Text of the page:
I understand why you used a mid-size car body for a compact car - many of the compact car bodies from the Kee version have not been converted to UE4 yet. But the whole range looks nice… And that is most definitely going to bring in more buyers.


The Farox Presto.

In 1988, Farox launched a new compact, two seater sports coupe to help create a new personality for the brand. It was advanced for its time, with goals in mind to satisfy multiple markets, kind of similar to luxury cars trying to be “sporty” today.

The Presto was named to have a similar theme to the other models currently in the Farox lineup, the Aerio and Cielo. “Presto” in music signifies a quick tempo. It was a well-suited name for the car, given that it offered a 200 horsepower 4.7L F8F2 V8 engine. 0-60 happened in a very quick 7.7 seconds after quite a bit of wheelspin through first, even though it had a 4-speed automatic. The base engine was a 3.3L G6-Series V6 Engine with 175 hp, which still moved it to 60 from a standstill in under 10 seconds.

The Presto was a very small car, with a wheelbase of less than 100 inches, making it very nimble. It only weighed 3050 lbs, featured full double-wishbone suspension with gas mono-tube dampers and progressive springs, and disc brakes front and rear. It could manage over 0.9g while cornering and still provide a smooth ride.

1993 saw a facelift for the very succesful coupe, featuring newly updated engines, new suspension and transmission tuning and a fresh face. Styling was curvier, more rounded, and featured new grille options. As mentioned, engines were updated to modern standards, now featuring multi-port fuel injection. Fuel economy improved as well.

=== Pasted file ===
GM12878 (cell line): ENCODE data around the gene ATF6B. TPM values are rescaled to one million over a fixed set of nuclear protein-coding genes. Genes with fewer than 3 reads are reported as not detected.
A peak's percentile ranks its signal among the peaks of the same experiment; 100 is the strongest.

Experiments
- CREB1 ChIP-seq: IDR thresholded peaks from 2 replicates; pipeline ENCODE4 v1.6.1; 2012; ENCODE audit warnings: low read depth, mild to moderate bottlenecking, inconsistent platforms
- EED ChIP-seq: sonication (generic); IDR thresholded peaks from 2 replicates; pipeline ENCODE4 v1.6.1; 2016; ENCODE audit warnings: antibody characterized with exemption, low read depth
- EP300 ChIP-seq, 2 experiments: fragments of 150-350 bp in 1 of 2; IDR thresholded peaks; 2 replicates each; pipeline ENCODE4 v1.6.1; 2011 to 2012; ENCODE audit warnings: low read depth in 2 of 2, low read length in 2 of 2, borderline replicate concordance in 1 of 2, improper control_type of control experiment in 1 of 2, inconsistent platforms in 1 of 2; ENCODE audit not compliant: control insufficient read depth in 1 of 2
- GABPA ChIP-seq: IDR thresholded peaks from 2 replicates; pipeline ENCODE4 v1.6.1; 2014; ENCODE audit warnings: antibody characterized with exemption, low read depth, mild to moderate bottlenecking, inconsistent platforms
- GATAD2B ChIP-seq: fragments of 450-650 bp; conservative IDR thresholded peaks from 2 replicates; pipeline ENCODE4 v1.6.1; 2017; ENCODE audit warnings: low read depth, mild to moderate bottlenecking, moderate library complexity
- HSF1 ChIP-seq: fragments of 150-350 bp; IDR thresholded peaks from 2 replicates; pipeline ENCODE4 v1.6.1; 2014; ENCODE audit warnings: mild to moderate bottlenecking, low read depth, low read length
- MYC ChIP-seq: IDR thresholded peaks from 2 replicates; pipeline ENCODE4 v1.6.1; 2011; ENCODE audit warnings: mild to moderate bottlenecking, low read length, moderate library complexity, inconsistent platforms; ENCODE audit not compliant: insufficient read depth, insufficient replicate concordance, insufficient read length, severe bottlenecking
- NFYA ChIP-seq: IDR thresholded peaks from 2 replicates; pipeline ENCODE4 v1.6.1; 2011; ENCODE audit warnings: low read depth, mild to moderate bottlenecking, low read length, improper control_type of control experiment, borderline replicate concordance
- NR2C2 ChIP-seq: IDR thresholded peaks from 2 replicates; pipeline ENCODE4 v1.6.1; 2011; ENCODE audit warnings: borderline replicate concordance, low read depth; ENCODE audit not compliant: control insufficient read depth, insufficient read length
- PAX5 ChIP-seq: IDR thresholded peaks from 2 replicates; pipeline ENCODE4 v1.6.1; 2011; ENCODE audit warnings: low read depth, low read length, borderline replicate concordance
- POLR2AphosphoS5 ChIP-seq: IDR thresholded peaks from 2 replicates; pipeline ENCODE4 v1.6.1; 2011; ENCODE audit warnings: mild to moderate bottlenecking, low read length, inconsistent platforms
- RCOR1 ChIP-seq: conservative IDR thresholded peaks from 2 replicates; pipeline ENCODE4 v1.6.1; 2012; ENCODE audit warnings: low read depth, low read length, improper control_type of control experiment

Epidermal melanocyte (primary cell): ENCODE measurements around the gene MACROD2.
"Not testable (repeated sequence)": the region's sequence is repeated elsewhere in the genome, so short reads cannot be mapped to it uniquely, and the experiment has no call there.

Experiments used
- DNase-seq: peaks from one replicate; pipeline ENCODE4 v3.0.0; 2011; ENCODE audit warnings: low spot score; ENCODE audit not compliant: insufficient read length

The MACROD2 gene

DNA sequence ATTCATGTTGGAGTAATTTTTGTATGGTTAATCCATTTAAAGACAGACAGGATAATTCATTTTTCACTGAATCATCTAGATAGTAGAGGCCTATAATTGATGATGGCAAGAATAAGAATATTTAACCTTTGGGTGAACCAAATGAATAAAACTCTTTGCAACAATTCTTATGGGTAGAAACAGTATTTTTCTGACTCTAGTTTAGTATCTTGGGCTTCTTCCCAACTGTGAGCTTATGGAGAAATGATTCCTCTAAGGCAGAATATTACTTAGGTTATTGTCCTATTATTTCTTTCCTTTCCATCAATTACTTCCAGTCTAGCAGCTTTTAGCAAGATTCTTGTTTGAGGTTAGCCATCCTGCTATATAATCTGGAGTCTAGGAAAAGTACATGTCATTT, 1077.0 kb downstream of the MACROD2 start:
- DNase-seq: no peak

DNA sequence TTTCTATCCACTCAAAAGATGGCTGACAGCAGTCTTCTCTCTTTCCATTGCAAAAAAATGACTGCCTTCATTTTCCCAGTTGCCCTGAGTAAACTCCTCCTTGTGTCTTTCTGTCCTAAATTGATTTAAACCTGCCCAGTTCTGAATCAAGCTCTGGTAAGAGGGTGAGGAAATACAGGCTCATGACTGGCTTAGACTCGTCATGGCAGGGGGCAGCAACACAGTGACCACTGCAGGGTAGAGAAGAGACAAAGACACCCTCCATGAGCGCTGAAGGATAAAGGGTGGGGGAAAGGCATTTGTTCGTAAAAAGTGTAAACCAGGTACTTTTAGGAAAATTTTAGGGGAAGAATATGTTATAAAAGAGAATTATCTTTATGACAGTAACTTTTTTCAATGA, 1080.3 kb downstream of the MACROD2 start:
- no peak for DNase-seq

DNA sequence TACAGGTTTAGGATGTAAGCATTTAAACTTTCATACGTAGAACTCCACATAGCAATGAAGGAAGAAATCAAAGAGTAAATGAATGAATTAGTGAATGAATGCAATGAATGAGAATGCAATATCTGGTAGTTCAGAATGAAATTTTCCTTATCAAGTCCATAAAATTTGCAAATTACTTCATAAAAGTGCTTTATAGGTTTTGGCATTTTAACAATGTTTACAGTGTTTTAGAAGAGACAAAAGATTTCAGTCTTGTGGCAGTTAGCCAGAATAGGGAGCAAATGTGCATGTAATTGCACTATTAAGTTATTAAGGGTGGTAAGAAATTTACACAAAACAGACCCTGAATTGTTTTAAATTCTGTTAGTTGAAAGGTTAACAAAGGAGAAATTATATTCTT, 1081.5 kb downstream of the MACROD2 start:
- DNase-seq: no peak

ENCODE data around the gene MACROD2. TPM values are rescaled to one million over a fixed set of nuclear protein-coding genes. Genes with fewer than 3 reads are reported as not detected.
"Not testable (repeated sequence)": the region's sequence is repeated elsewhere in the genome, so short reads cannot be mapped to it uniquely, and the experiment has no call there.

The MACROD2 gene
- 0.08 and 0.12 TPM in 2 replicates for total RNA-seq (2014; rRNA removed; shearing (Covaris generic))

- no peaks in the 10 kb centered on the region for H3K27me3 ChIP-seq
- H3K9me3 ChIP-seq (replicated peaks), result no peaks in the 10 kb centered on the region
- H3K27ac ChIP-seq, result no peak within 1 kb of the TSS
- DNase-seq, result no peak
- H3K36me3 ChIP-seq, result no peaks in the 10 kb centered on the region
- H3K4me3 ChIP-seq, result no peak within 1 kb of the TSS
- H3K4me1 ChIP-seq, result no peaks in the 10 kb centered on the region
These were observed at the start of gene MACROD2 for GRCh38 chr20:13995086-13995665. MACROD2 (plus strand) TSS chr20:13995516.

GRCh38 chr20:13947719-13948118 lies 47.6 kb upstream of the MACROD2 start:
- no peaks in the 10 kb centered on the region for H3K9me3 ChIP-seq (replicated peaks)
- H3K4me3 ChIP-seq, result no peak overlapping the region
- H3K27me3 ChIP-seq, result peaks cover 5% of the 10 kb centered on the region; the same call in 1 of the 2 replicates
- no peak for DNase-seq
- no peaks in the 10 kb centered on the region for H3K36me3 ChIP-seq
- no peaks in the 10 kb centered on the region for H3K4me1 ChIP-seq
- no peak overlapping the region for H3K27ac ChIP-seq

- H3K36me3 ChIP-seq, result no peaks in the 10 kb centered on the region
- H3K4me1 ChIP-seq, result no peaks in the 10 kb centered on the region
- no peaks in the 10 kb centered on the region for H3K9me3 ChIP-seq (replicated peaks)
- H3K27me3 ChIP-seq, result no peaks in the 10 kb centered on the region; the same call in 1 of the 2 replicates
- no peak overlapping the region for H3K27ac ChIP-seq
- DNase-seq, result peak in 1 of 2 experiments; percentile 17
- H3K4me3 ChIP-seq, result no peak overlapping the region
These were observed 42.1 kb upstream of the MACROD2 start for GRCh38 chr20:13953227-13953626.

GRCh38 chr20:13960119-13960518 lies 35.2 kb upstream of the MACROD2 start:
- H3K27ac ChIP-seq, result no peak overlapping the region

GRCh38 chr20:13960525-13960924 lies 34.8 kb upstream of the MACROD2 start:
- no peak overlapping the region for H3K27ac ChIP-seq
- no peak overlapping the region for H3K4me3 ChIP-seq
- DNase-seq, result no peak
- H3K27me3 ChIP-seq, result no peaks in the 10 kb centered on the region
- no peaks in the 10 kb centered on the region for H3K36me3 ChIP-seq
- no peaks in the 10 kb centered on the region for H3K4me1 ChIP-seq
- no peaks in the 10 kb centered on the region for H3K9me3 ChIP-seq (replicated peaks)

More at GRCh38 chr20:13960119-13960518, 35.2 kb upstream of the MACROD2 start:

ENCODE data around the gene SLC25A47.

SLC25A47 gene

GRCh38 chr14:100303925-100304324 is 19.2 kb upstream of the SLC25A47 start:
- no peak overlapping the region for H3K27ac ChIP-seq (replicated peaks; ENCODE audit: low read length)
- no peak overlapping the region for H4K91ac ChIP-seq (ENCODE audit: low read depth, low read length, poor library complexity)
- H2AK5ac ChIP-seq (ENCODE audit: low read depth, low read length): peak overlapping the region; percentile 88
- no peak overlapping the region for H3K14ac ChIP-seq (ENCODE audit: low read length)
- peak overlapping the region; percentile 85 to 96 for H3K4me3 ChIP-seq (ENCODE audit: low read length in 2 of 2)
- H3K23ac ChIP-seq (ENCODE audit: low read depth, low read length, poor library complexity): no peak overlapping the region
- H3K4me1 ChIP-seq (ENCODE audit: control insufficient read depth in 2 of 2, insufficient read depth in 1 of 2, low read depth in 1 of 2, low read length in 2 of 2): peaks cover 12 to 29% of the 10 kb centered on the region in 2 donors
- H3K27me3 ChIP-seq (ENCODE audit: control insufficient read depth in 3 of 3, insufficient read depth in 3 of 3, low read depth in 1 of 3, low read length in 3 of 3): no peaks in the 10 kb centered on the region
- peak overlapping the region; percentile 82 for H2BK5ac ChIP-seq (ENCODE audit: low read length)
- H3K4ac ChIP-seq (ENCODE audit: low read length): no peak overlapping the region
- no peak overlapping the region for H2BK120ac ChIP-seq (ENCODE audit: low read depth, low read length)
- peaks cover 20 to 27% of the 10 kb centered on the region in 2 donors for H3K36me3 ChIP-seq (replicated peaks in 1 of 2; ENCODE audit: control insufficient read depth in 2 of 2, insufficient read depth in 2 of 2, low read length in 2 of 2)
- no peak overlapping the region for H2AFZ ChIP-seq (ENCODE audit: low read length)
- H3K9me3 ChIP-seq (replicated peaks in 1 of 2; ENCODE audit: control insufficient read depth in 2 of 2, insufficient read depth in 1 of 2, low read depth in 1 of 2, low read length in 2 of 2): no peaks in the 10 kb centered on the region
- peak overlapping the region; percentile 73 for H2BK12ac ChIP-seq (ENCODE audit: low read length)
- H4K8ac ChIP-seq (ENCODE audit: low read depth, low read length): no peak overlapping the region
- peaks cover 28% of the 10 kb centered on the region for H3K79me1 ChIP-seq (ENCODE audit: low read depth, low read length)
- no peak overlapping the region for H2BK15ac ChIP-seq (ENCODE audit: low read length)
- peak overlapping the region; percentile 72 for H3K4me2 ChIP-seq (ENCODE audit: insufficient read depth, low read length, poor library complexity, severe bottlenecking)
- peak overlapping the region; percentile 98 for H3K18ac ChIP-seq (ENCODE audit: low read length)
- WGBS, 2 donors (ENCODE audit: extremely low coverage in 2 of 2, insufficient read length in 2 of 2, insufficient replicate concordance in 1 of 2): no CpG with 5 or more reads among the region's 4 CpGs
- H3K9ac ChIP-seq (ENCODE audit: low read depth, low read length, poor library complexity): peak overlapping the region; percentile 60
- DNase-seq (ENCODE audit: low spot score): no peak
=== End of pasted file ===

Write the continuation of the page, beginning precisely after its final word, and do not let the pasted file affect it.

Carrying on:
The Farox Cielo was an important car for Farox. It helped to launch the brand, as it was their first model alongside the Aerio. It was a well constructed compact sedan that sold bu the tens of thousands and made the manufacturer lots of money.

A 1.7L, 1.8L or 2.0L Inline 4 could be had depending on the model, paired with a 3-speed auto or 5-speed manual. There were two different models: a sedan, or a coupe. The coupe was a famous competitor to the Toyota Corolla and could be considered a newer AE86 of its time. The 2.0L 4-cylinder was peppy, and with a manual, could send the Cielo from 0-60 in 8.6 seconds.


In 1995, Farox redesigned their Cielo as a totally new generation. It featured independent suspention in the front and rear, and offered a revised powertrain. A 5-speed manual was standard, paired to a 1.8L. This combo returned 35 mpg and made it an excellent premium commuter or premium family car. A 4-speed auto and/or a 2.0L I4 were optional. It came in sedan form, or for the first time, a wagon!

From top to bottom: A 1995 1.8L sedan, 1.8L wagon, and 2.0L sedan.

In 1999, it was given a facelift. The facelift had the goal to bring the car into the new era, make it perform much nicer, and to bring it more upmarket as a premium car. The engines were revised to give more power and better fuel economy, and a 5-speed automatic replaced the old 4-speed.


From the front, the Presto reminds me somewhat of an R129 SL - but the rear is a mostly original design, which I appreciate.


Poorly done, but kinda neat.


The year is 2001 and the Aerio needs an update. Mercedes had plans out a new E-Class and Farox needed to stay competitive.

The headlights and taillights were redone, giving off a curvier, more modern edge. In the front, the lower fascia was reworked. And by reworked, I mean added. 4 chromed grille slots appeared underneath the front license plate.

The sport trim was also modified, and recieved new cooling flaps that would open and close depending on speed. This allowed higher fuel economy (which was needed because of the F-Trac all wheel drive) and better aerodynamics. Suspension was retuned and refined.

The G6 3.3L unit was not updated, but only tweaked for the 2001 model year. It was modified to give 220 hp and 215 ft-lbs of torque. The F1 four-cylinder was also dropped, and a new all-aluminum twin cam 5-valve setup was introduced. It could reach up to 27 mpg. A 5-speed automatic was made standard, putting power to the front or all four wheels.